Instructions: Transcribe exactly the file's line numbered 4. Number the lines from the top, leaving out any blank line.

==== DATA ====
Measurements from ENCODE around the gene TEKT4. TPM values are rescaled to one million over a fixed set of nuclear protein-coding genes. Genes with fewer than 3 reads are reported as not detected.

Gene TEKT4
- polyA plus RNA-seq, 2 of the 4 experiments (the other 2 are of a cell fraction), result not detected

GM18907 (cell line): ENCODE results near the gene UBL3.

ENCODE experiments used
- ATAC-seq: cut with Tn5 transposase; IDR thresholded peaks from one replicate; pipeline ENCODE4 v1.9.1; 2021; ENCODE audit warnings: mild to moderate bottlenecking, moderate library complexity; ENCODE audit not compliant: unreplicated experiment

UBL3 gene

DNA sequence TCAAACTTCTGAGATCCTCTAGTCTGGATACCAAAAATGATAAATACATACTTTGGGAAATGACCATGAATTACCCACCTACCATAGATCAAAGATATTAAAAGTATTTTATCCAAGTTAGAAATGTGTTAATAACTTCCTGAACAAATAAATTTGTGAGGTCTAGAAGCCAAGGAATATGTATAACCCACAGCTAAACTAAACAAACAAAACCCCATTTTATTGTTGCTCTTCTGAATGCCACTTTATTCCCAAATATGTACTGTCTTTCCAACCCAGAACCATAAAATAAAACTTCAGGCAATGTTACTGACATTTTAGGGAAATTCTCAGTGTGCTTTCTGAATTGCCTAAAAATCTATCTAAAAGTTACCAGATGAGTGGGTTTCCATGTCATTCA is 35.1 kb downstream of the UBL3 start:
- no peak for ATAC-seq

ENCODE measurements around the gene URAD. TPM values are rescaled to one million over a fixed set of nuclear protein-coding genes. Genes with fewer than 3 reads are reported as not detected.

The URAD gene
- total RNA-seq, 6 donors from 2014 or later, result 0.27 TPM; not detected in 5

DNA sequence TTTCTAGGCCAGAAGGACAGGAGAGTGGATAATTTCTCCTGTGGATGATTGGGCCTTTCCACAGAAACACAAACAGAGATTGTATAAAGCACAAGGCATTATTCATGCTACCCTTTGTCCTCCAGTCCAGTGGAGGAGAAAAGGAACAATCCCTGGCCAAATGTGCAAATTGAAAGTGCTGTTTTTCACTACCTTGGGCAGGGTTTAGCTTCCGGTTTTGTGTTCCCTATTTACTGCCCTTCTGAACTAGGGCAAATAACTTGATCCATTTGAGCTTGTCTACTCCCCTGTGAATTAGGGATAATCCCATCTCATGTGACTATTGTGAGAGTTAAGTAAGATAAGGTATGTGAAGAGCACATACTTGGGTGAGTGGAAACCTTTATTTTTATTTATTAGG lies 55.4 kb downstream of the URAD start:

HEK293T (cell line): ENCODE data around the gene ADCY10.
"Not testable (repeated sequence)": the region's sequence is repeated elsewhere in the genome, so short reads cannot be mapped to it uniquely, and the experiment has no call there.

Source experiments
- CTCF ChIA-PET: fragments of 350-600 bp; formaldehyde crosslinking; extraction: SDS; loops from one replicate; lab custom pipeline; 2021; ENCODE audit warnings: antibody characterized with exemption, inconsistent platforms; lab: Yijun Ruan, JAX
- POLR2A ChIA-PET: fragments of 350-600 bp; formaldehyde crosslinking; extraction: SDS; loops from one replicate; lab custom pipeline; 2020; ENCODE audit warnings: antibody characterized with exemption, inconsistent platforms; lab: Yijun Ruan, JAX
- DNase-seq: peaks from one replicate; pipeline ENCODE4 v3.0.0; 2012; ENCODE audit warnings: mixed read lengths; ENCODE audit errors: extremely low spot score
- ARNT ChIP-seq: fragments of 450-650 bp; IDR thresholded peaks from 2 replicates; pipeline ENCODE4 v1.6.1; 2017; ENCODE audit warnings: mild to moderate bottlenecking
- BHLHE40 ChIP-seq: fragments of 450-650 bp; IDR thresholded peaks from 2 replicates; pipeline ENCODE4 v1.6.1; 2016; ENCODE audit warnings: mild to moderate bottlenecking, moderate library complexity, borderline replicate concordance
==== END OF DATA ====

GM18907 (cell line): ENCODE results near the gene UBL3.